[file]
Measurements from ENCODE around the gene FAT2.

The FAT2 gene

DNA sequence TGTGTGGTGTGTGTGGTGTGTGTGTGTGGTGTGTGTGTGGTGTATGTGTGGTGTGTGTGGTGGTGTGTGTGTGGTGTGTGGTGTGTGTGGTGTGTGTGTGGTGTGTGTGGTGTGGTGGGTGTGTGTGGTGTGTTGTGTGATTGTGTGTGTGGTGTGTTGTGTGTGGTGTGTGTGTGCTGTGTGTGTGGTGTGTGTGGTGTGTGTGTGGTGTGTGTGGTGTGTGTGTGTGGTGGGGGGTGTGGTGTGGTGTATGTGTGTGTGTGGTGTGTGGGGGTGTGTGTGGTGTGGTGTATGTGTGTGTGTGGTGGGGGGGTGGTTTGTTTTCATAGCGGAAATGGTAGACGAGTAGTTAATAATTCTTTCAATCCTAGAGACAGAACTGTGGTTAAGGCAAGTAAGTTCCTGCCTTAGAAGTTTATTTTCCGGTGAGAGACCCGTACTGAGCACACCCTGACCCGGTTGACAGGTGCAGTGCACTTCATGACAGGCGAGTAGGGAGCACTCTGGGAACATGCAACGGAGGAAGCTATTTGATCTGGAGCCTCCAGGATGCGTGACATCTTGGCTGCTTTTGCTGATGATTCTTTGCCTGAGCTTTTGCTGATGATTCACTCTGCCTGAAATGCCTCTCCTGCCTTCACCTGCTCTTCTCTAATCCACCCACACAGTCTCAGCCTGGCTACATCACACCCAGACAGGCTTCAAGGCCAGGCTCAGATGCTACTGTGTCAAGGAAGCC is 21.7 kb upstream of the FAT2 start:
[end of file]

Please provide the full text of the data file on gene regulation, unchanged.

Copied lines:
Measurements from ENCODE around the gene FAT2.

The FAT2 gene

DNA sequence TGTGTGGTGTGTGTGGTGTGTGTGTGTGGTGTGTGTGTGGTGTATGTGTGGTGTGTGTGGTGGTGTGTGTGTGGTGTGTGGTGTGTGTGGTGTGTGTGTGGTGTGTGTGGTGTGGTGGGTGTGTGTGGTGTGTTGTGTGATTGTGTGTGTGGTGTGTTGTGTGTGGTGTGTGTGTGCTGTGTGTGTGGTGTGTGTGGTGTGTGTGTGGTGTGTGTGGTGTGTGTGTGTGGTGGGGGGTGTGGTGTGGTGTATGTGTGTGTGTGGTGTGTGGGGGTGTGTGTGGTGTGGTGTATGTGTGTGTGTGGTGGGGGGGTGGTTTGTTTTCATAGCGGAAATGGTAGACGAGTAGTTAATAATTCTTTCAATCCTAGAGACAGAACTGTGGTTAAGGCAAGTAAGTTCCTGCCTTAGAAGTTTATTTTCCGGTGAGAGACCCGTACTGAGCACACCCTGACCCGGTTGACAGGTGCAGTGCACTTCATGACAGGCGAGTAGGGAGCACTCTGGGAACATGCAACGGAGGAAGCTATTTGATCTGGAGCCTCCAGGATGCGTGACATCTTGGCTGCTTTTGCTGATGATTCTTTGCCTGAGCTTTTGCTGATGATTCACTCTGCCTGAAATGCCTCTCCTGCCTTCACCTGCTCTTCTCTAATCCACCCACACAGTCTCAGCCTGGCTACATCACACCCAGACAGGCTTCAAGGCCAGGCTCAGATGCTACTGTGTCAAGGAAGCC is 21.7 kb upstream of the FAT2 start: